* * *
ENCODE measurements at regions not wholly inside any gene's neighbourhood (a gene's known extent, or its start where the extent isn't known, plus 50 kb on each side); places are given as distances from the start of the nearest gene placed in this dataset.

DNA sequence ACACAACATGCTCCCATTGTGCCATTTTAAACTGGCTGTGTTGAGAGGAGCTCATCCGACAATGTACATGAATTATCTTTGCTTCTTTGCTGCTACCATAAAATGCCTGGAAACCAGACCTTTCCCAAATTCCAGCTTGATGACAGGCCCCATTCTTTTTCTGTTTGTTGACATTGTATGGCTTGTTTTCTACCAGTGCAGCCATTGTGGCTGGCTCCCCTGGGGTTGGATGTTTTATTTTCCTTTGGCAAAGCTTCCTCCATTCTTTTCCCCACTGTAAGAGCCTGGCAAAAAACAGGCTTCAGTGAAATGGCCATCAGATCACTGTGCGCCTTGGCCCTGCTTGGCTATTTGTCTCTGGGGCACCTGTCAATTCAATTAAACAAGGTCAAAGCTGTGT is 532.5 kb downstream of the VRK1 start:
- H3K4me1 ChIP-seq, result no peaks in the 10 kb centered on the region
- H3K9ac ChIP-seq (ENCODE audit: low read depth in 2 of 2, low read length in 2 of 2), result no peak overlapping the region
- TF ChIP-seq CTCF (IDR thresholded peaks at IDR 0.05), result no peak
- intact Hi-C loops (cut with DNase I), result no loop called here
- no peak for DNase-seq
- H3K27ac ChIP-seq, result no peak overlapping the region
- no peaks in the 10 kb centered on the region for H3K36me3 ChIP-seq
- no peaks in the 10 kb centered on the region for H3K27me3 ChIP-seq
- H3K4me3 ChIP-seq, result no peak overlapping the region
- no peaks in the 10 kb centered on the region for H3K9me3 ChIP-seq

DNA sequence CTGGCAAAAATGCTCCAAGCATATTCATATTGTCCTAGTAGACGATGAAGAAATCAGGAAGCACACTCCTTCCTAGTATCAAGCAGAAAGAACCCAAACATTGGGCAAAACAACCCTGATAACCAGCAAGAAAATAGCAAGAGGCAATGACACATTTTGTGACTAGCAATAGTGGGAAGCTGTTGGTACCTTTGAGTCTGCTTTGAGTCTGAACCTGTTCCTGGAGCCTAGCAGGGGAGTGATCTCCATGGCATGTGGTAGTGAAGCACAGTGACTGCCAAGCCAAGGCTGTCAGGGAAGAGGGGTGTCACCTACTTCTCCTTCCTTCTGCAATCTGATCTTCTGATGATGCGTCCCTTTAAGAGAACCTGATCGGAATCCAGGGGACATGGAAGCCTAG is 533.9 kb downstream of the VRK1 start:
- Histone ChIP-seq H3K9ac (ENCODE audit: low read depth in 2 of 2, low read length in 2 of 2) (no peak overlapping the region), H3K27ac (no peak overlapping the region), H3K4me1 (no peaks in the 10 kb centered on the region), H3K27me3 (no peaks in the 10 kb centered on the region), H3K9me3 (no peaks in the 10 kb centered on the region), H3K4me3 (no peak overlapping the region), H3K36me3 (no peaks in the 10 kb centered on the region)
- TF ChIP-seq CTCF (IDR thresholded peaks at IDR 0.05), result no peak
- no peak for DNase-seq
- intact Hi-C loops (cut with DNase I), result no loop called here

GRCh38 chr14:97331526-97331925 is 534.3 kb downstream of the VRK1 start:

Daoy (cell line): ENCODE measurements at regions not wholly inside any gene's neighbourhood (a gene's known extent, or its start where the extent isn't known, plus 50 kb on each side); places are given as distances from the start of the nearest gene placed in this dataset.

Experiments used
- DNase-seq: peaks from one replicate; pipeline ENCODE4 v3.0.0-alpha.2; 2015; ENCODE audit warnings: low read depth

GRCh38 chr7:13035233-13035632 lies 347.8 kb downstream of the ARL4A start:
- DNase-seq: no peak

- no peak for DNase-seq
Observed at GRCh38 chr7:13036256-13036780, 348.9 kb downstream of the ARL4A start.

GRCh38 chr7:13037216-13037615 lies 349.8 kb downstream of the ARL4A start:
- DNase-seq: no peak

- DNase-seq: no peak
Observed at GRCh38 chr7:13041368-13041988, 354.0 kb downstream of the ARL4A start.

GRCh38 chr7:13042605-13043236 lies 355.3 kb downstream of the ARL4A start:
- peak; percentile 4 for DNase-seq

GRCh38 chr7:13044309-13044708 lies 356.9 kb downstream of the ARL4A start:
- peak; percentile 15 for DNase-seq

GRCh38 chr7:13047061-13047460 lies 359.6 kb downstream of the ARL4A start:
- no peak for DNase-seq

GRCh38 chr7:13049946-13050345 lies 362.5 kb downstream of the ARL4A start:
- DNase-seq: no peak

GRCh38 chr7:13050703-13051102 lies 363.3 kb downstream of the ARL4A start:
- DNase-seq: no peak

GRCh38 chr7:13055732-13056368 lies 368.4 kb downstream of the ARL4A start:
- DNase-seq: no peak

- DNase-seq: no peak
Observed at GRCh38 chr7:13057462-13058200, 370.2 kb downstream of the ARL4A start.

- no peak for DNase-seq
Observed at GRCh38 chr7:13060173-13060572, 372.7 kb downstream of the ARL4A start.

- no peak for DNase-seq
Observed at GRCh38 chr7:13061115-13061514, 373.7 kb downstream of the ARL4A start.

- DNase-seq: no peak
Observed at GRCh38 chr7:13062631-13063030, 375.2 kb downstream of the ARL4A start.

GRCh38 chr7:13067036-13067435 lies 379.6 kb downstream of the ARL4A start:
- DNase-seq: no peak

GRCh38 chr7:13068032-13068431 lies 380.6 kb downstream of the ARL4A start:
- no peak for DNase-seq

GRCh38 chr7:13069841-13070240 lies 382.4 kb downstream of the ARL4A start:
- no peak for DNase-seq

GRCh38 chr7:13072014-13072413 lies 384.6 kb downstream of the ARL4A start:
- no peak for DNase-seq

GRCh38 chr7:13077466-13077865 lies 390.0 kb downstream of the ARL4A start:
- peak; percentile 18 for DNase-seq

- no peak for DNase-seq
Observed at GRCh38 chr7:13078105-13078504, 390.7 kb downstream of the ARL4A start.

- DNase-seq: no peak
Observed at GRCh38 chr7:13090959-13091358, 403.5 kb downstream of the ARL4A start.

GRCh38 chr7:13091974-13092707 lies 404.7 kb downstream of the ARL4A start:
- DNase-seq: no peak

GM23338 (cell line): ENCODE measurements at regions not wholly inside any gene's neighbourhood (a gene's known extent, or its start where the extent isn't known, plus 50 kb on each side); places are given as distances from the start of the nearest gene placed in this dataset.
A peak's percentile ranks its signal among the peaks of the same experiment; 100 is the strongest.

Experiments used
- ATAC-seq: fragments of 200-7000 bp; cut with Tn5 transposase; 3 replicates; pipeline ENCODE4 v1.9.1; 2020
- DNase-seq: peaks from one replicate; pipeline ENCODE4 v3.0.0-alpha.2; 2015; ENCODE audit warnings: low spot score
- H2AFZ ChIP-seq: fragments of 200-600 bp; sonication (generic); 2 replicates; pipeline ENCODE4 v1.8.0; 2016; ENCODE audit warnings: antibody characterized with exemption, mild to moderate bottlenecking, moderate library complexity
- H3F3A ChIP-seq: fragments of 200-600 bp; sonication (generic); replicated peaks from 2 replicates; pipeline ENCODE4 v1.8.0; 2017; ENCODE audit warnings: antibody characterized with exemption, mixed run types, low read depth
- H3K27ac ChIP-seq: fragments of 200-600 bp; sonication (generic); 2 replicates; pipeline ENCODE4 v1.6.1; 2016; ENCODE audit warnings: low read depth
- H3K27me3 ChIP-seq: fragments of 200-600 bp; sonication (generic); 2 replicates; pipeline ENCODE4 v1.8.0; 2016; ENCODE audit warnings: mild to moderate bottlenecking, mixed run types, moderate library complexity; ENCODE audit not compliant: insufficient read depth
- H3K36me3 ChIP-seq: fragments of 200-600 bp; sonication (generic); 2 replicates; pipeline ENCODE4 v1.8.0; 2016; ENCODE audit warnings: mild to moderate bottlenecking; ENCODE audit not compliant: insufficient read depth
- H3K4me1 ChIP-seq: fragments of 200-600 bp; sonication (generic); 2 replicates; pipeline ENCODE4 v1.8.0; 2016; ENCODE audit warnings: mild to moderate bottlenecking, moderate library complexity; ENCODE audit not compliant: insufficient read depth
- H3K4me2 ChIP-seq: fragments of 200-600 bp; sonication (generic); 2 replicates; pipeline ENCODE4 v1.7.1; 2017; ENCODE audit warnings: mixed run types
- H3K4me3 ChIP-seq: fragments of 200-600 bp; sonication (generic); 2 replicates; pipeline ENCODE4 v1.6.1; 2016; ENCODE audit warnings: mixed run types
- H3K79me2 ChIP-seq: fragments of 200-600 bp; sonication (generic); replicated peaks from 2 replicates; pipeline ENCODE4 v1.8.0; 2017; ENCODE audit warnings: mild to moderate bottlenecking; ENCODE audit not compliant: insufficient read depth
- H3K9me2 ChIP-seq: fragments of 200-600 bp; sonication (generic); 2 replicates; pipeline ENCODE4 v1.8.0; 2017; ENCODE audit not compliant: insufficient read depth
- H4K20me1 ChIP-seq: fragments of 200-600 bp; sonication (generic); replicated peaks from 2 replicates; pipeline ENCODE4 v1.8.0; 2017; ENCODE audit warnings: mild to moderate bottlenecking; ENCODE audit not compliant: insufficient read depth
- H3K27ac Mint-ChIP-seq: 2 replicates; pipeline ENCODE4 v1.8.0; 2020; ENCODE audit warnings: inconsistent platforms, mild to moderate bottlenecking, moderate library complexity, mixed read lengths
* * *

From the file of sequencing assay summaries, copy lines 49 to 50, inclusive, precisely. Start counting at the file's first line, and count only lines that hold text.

Observed at GRCh38 chr7:13062631-13063030, 375.2 kb downstream of the ARL4A start.

GRCh38 chr7:13067036-13067435 lies 379.6 kb downstream of the ARL4A start: